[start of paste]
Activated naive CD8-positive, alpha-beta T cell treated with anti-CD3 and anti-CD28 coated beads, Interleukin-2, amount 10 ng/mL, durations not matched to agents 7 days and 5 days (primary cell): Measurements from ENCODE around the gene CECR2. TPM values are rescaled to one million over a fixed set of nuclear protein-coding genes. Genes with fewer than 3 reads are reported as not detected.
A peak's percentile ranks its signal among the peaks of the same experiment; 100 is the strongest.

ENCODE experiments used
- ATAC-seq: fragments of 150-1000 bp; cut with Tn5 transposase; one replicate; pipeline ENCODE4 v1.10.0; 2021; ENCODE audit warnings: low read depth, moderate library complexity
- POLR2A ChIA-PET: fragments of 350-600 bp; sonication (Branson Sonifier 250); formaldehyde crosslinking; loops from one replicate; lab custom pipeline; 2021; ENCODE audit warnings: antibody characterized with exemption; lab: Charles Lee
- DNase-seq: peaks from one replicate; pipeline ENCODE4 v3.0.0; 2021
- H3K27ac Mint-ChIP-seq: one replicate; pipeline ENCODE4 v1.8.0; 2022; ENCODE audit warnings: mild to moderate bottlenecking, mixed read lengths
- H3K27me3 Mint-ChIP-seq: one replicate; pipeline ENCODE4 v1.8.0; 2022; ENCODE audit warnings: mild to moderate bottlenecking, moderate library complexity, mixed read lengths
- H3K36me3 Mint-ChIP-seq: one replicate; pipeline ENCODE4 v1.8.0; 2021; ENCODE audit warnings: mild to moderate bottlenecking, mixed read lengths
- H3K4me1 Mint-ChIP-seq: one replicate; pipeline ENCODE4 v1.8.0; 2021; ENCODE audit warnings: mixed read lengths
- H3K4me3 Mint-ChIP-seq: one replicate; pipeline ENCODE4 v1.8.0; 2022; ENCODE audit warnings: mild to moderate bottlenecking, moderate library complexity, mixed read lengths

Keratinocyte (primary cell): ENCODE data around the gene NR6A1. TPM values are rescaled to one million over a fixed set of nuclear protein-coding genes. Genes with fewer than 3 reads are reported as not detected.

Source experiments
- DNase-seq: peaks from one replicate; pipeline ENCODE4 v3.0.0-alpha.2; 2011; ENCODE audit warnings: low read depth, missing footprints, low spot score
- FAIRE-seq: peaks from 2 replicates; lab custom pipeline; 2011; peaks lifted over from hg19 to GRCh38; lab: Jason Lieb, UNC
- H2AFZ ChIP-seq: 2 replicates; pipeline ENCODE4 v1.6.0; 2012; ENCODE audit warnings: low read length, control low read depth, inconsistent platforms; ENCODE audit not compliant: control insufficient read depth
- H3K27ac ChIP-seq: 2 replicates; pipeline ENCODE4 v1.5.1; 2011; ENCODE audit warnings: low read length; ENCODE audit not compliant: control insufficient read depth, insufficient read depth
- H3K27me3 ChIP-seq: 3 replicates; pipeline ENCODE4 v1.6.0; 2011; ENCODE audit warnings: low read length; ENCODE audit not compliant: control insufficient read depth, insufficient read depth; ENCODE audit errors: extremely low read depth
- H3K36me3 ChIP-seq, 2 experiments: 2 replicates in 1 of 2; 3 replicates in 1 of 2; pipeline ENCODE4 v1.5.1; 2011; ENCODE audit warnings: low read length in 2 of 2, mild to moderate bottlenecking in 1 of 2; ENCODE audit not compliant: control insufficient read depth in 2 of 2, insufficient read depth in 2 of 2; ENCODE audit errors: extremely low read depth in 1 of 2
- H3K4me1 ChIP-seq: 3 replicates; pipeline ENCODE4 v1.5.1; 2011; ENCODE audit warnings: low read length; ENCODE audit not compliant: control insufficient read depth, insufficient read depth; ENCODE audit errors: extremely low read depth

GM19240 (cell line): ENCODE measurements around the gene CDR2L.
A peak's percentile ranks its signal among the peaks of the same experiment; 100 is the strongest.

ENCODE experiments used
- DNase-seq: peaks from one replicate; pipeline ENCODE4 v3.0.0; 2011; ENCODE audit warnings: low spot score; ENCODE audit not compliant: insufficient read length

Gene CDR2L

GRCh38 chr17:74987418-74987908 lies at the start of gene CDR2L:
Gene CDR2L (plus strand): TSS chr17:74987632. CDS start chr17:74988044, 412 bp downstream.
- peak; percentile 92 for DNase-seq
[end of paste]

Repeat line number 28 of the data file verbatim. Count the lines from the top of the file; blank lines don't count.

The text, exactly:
- peak; percentile 92 for DNase-seq